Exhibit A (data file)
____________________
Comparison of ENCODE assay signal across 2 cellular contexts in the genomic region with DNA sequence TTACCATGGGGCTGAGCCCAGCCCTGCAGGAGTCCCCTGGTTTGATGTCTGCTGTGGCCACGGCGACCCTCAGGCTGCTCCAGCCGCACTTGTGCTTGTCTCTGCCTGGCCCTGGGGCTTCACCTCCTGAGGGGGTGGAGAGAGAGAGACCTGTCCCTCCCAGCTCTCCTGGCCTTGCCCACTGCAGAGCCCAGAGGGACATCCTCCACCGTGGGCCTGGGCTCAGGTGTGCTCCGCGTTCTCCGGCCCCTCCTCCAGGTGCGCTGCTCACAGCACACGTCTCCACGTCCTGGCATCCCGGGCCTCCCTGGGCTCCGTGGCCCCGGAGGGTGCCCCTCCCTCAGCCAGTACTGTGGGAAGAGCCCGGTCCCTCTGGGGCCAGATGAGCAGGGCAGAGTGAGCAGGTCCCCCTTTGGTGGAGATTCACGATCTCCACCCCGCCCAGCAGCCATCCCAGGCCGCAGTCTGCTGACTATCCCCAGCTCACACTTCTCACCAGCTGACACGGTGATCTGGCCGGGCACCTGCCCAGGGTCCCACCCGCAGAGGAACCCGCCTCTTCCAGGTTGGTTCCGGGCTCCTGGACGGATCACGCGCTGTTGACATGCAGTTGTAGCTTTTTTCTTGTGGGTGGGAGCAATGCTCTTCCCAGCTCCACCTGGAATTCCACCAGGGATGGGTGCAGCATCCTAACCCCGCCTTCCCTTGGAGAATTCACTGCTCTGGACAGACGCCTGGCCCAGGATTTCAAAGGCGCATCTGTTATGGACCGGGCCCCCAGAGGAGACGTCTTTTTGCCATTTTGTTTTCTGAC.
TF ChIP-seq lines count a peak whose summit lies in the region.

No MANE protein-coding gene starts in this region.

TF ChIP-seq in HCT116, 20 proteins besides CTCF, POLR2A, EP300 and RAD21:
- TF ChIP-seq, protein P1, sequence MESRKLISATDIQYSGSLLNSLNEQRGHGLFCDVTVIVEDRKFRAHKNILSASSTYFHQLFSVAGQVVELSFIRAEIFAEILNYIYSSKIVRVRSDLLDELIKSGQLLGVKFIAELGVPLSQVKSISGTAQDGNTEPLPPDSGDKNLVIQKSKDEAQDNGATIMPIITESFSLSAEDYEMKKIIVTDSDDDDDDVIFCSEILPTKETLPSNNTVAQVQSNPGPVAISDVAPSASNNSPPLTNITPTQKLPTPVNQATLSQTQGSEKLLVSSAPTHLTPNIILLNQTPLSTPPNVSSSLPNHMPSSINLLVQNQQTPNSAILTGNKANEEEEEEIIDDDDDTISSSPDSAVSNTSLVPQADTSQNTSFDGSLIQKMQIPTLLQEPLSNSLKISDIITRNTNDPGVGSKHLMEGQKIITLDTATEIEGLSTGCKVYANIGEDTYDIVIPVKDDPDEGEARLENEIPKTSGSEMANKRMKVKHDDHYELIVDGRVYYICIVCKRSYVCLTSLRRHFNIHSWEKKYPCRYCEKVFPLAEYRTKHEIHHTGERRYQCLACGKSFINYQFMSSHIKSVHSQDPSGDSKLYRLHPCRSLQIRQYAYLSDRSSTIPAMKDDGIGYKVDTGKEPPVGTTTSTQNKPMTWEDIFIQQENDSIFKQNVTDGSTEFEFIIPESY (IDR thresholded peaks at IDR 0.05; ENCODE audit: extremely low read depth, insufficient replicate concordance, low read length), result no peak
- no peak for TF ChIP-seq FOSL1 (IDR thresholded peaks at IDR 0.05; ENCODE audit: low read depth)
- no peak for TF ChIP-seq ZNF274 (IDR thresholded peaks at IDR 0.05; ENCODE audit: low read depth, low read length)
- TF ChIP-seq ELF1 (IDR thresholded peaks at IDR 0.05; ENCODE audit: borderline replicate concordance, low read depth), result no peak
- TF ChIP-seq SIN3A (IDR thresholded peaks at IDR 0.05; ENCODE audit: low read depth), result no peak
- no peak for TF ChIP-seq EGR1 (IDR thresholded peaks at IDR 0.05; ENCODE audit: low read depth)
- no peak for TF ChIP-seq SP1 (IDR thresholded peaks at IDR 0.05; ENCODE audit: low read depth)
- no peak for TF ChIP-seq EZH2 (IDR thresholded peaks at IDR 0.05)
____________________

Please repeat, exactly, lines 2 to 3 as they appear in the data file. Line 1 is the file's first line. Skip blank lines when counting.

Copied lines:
TF ChIP-seq lines count a peak whose summit lies in the region.

No MANE protein-coding gene starts in this region.